T J John

Mangla Hospital and Research Center, Bijnor, Uttar Pradesh, India

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Publications (286)1902.34 Total impact

  • T Jacob John
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    ABSTRACT: In spite of being the pioneer-leader of research into epidemiology and prevention of tuberculosis among low-income countries, India has the highest population-based burden of tuberculosis among all nations. Children with latent tuberculosis are the pool from which adult pulmonary tuberculosis emerges many years later. In the absence of primary prevention of infection by BCG, sociologic/behavioral interventions must be applied to reduce air-borne transmission. In addition to maximizing passive surveillance of adult disease, pediatric tuberculosis must also be brought under surveillance. Those with latent tuberculosis must be detected and treated to remove them from the pool. Epidemiologically, the realistic monitoring method of tuberculosis control trajectory is documenting progressive reduction of the short incubation period pediatric disease through surveillance, and not the reduction of long incubation period adult pulmonary tuberculosis. Application of scientific tools for the detection and management of pediatric tuberculosis infection - latent and active - holds the key to effective tuberculosis control.
    Indian pediatrics. 07/2014; 51(7):523-7.
  • T Jacob John, Vipin M Vashishtha
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    ABSTRACT: India's success in eliminating wild polioviruses (WPVs) has been acclaimed globally. Since the last case on January 13, 2011 success has been sustained for two years. By early 2014 India could be certified free of WPV transmission, if no indigenous transmission occurs, the chances of which is considered zero. Until early 1990s India was hyperendemic for polio, with an average of 500 to 1000 children getting paralysed daily. In spite of introducing trivalent oral poliovirus vaccine (tOPV) in the Expanded Programme on Immunization (EPI) in 1979, the burden of polio did not fall below that of the pre-EPI era for a decade. One of the main reasons was the low vaccine efficacy (VE) of tOPV against WPV types 1 and 3. The VE of tOPV was highest for type 2 and WPV type 2 was eliminated in 1999 itself as the average per-capita vaccine coverage reached 6. The VE against types 1 and 3 was the lowest in Uttar Pradesh and Bihar, where the force of transmission of WPVs was maximum on account of the highest infant-population density. Transmission was finally interrupted with sustained and extraordinary efforts. During the years since 2004 annual pulse polio vaccination campaigns were conducted 10 times each year, virtually every child was tracked and vaccinated - including in all transit points and transport vehicles, monovalent OPV types 1 and 3 were licensed and applied in titrated campaigns according to WPV epidemiology and bivalent OPV (bOPV, with both types 1 and 3) was developed and judiciously deployed. Elimination of WPVs with OPV is only phase 1 of polio eradication. India is poised to progress to phase 2, with introduction of inactivated poliovirus vaccine (IPV), switch from tOPV to bOPV and final elimination of all vaccine-related and vaccine-derived polioviruses. True polio eradication demands zero incidence of poliovirus infection, wild and vaccine.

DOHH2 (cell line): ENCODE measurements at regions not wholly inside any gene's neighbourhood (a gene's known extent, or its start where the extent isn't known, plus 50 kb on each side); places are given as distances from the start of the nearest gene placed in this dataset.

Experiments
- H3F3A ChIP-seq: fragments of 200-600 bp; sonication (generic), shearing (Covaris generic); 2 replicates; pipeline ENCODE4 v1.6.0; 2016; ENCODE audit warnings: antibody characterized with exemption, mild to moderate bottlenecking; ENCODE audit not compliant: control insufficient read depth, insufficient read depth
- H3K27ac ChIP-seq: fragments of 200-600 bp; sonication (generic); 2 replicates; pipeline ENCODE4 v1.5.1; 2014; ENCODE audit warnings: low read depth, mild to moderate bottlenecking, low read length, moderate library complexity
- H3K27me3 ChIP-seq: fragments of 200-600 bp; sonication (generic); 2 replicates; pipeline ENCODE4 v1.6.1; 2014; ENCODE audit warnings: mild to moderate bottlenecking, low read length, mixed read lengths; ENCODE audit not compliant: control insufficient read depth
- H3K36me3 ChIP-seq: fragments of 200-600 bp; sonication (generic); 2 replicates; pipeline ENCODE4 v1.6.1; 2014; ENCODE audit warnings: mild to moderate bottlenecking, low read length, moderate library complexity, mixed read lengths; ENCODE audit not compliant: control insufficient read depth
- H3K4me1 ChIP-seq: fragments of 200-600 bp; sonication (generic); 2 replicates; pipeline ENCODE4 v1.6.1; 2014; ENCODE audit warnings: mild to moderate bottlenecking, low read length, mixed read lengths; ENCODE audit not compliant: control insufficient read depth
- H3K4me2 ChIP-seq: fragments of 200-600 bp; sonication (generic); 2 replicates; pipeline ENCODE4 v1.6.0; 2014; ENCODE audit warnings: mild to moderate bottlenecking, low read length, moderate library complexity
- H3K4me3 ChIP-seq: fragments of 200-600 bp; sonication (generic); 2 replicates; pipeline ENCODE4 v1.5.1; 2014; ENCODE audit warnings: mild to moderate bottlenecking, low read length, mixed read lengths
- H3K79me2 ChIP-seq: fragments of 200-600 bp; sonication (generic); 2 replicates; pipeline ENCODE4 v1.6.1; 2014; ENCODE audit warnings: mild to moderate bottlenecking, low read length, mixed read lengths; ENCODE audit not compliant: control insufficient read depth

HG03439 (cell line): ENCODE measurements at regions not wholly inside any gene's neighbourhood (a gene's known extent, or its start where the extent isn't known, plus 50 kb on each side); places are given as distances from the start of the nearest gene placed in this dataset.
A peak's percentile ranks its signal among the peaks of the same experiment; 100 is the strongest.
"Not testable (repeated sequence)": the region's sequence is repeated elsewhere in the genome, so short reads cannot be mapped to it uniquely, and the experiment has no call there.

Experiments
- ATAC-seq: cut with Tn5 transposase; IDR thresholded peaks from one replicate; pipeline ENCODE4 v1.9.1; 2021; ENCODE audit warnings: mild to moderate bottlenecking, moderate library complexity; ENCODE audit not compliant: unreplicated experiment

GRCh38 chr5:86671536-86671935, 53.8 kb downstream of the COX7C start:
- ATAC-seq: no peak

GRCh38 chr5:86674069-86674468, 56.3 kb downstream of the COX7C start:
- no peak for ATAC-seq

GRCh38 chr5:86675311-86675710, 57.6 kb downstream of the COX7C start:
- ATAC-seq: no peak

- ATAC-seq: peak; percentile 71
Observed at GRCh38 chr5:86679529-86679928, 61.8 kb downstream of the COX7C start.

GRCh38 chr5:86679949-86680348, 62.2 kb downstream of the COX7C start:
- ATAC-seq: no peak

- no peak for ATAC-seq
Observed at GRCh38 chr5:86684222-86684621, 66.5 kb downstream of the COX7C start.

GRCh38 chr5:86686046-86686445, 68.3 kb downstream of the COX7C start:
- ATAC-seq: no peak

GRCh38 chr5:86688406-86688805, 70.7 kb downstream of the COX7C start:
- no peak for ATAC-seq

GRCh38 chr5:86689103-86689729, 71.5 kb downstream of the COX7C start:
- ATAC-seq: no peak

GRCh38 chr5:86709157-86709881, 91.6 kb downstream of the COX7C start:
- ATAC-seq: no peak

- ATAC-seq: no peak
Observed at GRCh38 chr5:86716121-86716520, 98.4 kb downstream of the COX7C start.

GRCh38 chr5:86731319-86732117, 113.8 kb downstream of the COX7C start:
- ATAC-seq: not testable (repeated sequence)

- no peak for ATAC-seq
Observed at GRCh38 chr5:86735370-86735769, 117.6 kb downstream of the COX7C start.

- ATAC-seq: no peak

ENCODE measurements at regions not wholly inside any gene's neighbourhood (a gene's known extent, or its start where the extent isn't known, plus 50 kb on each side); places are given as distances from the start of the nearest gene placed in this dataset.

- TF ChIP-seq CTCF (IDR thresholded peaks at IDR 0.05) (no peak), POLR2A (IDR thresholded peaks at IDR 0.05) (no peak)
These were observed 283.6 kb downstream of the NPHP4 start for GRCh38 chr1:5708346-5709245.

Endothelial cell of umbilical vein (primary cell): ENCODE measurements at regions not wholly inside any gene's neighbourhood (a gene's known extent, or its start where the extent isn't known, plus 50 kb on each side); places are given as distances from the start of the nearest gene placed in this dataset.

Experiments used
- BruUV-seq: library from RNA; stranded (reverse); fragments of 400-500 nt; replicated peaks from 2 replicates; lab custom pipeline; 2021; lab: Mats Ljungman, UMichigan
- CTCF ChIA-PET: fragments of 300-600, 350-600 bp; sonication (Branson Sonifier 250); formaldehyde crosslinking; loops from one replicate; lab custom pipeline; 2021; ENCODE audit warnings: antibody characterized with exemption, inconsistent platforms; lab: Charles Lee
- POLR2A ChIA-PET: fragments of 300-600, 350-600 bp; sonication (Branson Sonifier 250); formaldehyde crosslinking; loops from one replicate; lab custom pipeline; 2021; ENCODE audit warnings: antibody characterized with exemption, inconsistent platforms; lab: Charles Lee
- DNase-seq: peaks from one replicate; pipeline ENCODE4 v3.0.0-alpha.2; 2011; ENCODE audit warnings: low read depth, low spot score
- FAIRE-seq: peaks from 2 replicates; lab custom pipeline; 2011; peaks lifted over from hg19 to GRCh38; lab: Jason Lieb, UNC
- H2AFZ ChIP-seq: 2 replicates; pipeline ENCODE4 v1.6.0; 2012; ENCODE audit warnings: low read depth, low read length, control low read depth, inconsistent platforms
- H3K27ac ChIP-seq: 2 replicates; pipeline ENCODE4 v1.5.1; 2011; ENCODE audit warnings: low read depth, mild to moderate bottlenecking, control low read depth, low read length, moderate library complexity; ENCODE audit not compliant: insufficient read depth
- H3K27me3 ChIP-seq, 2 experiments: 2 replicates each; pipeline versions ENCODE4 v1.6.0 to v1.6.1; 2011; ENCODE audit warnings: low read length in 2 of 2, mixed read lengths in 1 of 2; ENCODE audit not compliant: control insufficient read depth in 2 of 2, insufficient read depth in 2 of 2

The Indian Journal of Medical Research 05/2013; 137(5):881-94. · 2.06 Impact Factor
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    ABSTRACT: The Global Meningococcal Initiative (GMI) consists of an international group of scientists and clinicians, with expertise in meningococcal immunology, epidemiology, public health and vaccinology that aims to prevent meningococcal disease worldwide through education, research, cooperation and vaccination. In India, there is no national policy on routine meningococcal vaccination to control the disease. The GMI convened a meeting in India, with local medical leaders and public policy personnel, to gain insight into meningococcal disease burden and current surveillance and vaccination practices in the country. Neisseria meningitidis is the third most common cause of sporadic bacterial meningitis in children <5 years, with higher incidence in temperate northern versus tropical southern India. Incidence is not reliably known due to suboptimal surveillance and insufficient microbiological support for diagnosis. Since 2005, there have been a number of outbreaks, all attributable to serogroup A. Outbreak responses were ad hoc and included mandatory case reporting by hospitals in Delhi, temporary strengthening of laboratory diagnostics, chemoprophylaxis of close contacts/high-risk groups and limited reactive use of polysaccharide vaccine. Although a conjugate serogroup A vaccine (MenAfriVac™) is manufactured in India, it is not presently used in India. Epidemiological data on meningococcal disease in India are sparse. Meningococcal disease control efforts should focus on establishing systematic surveillance and educating physicians and officers of the Immunization Division of the Ministry of Health on the importance of N. meningitidis as a cause of morbidity and mortality. Conjugate vaccine should be used for outbreak control and the immunization of high-risk persons.
    Vaccine 04/2013; · 3.77 Impact Factor